“Wake Up” is a call-out type of song to all who will listen to change the things we see going on in the world before it might be too late, according to the band at least. Singing of “dark hearts and free minds,” one can imagine, the song is to be about making the world as bright and light as can be. “Mother Europe” follows with a song seemingly of a love of the European continent as though they are defending the nation. “I’m Not Your Enemy” begins with a 2-minute and fifty-second instrumental, cool and mellow guitar-turned-keyboard-turned trumpet solo. Afterward, the singer comes in calm and peacefully proclaiming how she and another do not have the same mindset of anger and resentment. Instead, she speaks of how she will always remain by the other’s side. Another minute and a half instrumental solo takes place before the chorus chimes back in.
A stroke of a piano keyboard twinkles the next song, “Sessions in the Village.” While the singer sings of what sounds to be a very poetically structured verse, the song then cuts from her to a synthesizer party, including a trumpet at times; making waves in this piece to make it seem like it is a village celebration. “Utopia for Realists” brings back a male vocalist to explain how the band sees modern awareness of the world’s happenings as a glimpse of the utopia beyond. “Transylvanian Dances” is a piece of periodic verses and an overall somber tone. At the 12:22 mark, it begins to speed up for about a minute and eight minutes, turning into an all-out rock fest. Then, ending it out, it slows back down to a man singing of his son being pointed towards open roads.
“You’ll Find Me in the Mirror” is the singer looking back and reflecting on what might have been of him and now he longs for that same trust and security back that he once had. Then comes in “Return to Budapest,” and it’s exactly what you’d expect from that title. It’s a soothing, alluring song of tradition and simplicity. “Barbaro” does give off the initial impression of barbarianism with its rush of drums. When the trumpet kicks in, it turns into more of a jam session of beautifully blending instrumental families. With the piano, it kind of throws a bit of a side curveball but keeps the dramatization of the piece going, sounding like the song is growing faster and faster; thus, more exciting. Ending out the entire album, “The Torch” sings of empowerment and strength to those who come after the singers, in relaxed, chant-like fashion.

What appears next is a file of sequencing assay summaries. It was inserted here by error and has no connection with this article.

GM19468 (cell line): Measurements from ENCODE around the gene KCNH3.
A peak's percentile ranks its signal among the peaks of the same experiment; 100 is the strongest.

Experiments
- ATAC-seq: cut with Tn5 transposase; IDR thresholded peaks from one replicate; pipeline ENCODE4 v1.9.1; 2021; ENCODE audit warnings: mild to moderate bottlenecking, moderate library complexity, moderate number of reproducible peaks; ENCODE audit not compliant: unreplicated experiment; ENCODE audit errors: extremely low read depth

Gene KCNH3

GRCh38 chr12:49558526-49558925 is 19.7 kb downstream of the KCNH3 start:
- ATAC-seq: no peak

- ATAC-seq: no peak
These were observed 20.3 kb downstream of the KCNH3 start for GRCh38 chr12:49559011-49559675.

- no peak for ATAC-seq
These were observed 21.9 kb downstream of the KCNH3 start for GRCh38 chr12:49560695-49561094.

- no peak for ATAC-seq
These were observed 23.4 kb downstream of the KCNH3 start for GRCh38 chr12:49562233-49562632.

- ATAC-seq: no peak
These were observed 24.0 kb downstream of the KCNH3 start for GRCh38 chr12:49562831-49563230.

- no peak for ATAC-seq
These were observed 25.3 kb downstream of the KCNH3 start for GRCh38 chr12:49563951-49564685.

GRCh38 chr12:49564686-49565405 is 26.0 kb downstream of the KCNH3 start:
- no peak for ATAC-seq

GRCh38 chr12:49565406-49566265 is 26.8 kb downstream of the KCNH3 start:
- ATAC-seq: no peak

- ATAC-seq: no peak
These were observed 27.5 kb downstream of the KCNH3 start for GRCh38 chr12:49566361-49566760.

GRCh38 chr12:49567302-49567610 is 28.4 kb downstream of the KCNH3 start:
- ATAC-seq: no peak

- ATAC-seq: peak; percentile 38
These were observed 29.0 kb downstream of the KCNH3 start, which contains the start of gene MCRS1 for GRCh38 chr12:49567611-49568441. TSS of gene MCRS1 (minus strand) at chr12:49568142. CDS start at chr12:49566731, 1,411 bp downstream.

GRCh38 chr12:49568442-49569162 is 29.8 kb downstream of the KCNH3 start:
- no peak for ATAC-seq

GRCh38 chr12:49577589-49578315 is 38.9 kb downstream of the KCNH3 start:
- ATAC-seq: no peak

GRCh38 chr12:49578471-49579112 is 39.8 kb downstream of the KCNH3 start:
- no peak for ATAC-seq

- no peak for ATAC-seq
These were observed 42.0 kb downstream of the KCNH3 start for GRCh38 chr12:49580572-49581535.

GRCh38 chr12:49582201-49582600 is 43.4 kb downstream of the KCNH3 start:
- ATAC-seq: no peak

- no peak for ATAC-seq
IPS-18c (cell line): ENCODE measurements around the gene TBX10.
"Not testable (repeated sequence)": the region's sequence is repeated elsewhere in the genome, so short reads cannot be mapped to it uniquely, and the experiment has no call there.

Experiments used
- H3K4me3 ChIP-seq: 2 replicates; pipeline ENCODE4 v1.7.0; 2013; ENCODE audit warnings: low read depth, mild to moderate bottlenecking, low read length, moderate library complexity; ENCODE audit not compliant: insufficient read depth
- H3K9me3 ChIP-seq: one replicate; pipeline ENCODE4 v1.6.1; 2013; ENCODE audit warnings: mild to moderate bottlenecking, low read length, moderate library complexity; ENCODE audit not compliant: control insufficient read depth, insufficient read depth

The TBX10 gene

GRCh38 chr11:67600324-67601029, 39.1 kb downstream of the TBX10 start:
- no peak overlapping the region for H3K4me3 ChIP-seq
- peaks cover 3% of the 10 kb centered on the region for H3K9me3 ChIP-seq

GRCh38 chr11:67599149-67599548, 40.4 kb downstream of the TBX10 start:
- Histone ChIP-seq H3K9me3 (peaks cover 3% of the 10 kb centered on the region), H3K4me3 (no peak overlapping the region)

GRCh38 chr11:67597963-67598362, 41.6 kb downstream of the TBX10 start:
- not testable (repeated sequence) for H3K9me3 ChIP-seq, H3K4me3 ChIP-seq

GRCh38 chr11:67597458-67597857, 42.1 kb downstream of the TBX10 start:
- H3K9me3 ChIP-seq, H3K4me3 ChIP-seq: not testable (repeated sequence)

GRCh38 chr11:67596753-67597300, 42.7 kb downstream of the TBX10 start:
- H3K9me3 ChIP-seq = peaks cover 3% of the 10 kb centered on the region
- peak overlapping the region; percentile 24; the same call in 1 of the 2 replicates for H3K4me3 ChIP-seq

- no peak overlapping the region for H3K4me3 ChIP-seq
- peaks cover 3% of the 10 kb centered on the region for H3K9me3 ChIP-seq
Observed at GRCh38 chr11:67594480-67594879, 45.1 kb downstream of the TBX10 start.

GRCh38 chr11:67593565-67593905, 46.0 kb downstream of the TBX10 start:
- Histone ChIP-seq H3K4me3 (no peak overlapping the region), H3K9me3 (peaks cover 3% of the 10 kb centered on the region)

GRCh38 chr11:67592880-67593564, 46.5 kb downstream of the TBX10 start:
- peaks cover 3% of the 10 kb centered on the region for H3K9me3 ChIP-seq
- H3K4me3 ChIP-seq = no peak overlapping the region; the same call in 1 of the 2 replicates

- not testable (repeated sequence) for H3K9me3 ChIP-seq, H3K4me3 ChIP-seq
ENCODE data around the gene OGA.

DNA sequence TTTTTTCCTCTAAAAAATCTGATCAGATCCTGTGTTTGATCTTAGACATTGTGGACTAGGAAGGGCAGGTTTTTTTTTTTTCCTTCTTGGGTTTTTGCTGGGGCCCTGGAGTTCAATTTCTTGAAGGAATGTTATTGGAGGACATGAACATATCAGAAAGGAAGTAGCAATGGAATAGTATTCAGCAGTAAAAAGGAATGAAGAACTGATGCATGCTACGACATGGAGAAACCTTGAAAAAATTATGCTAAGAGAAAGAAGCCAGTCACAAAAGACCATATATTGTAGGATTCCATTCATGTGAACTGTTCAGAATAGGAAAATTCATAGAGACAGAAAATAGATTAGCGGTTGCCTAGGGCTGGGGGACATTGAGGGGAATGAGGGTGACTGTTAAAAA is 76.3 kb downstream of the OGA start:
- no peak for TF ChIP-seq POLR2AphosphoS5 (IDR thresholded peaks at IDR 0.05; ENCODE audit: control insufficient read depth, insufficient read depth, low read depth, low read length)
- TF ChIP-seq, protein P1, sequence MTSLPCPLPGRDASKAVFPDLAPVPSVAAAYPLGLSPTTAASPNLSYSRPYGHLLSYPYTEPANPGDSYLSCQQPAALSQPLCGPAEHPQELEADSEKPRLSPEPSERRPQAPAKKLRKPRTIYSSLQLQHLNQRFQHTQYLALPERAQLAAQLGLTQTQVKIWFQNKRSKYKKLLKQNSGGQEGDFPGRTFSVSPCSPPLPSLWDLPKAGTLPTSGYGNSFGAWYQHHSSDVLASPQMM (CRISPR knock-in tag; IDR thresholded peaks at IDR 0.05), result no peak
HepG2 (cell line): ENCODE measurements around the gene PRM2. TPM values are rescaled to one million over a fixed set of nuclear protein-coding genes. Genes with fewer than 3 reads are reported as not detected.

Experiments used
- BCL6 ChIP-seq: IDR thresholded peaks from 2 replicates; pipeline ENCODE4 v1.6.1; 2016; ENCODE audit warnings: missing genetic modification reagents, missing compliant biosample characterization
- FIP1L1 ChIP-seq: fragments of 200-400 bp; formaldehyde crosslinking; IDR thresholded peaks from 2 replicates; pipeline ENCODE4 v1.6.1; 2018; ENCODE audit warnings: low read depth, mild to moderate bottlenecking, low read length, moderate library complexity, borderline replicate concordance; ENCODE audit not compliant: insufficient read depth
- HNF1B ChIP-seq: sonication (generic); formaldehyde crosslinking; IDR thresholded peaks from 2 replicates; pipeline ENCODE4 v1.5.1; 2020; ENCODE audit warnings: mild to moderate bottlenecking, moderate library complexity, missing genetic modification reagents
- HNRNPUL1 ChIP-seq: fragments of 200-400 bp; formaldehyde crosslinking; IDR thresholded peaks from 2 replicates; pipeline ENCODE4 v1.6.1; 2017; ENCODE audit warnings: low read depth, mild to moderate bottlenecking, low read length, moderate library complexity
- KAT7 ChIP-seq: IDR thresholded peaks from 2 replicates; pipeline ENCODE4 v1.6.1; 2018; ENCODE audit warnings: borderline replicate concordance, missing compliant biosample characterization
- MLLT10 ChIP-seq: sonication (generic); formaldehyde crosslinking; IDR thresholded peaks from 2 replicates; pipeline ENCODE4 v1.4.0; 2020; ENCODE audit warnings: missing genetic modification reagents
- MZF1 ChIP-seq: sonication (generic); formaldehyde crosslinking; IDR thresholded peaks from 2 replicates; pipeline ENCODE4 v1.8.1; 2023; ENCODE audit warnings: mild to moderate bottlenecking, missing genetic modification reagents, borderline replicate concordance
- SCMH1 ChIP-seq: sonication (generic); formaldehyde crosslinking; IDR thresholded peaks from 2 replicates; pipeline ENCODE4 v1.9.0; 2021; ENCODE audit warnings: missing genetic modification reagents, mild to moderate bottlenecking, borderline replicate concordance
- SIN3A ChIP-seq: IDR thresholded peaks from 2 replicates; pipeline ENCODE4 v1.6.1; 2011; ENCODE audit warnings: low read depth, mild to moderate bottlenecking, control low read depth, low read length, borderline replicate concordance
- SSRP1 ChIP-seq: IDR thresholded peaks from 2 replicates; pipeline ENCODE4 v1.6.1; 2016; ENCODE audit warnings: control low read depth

Key Tracks include: “Living in the Gap,” “Too Much Pride,” Barbaro,” and “I’m Not Your Enemy”
Gregg Keniston - MuzikMan.net Staff
July 15, 2020
01. Living in the Gap
02. Young Rebels
03. Turn the Wind
04. Where We Belong
05. Let the Music Show You the Way
06. Too Much Pride
07. Old Rebels
08. Welcome to Real Life
09. Hottest Queen of Cool
10. Wake Up
11. Mother Europe
12. I’m Not Your Enemy
13. Sessions in the Village
14. Utopia for Realists
15. Transylvanian Dances
16. You’ll Find Me in Your Mirror
17. Return to Budapest
19. The Torch